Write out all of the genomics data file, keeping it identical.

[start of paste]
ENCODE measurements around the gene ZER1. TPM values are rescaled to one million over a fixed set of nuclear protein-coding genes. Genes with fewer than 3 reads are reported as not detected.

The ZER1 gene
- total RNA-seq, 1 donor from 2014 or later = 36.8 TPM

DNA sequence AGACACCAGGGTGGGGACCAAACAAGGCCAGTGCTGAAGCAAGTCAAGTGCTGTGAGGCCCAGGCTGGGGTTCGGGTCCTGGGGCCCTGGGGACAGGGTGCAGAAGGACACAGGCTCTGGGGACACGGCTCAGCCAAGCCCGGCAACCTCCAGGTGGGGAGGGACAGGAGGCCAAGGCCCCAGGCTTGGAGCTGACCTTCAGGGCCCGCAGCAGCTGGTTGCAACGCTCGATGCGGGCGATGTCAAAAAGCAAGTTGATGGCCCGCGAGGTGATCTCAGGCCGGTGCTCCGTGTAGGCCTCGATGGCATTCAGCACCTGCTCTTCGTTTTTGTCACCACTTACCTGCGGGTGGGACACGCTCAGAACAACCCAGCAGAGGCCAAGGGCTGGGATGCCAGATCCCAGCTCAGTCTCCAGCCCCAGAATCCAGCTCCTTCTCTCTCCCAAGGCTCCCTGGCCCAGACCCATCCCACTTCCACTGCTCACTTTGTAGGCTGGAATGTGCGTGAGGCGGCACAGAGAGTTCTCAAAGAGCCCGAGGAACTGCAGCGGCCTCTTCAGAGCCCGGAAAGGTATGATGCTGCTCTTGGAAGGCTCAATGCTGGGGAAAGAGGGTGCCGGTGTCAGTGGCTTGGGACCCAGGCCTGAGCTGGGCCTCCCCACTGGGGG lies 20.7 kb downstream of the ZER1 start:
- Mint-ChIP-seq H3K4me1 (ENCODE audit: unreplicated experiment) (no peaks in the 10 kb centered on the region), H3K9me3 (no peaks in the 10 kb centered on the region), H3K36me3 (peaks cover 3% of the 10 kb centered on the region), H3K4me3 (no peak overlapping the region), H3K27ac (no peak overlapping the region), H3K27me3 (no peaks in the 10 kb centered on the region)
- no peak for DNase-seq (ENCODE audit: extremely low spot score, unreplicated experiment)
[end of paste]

ENCODE measurements around the gene ZER1. TPM values are rescaled to one million over a fixed set of nuclear protein-coding genes. Genes with fewer than 3 reads are reported as not detected.

The ZER1 gene
- total RNA-seq, 1 donor from 2014 or later = 36.8 TPM

DNA sequence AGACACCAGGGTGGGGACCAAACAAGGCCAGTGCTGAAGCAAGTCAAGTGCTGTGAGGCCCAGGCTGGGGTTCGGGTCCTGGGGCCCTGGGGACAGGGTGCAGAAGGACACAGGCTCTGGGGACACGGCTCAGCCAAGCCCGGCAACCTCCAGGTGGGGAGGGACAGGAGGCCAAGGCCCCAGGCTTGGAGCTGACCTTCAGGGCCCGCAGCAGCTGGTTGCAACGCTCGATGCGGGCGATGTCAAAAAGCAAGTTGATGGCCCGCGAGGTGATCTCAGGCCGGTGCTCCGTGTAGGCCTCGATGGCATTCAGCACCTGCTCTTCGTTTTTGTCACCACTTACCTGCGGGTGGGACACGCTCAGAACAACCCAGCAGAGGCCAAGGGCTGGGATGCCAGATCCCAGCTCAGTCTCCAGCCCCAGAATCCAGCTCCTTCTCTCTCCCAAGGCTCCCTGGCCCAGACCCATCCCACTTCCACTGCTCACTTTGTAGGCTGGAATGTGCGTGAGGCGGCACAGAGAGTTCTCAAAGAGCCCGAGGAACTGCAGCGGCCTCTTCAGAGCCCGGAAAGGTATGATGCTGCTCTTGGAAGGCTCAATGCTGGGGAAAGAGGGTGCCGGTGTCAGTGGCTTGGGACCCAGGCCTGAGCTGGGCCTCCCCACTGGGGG lies 20.7 kb downstream of the ZER1 start:
- Mint-ChIP-seq H3K4me1 (ENCODE audit: unreplicated experiment) (no peaks in the 10 kb centered on the region), H3K9me3 (no peaks in the 10 kb centered on the region), H3K36me3 (peaks cover 3% of the 10 kb centered on the region), H3K4me3 (no peak overlapping the region), H3K27ac (no peak overlapping the region), H3K27me3 (no peaks in the 10 kb centered on the region)
- no peak for DNase-seq (ENCODE audit: extremely low spot score, unreplicated experiment)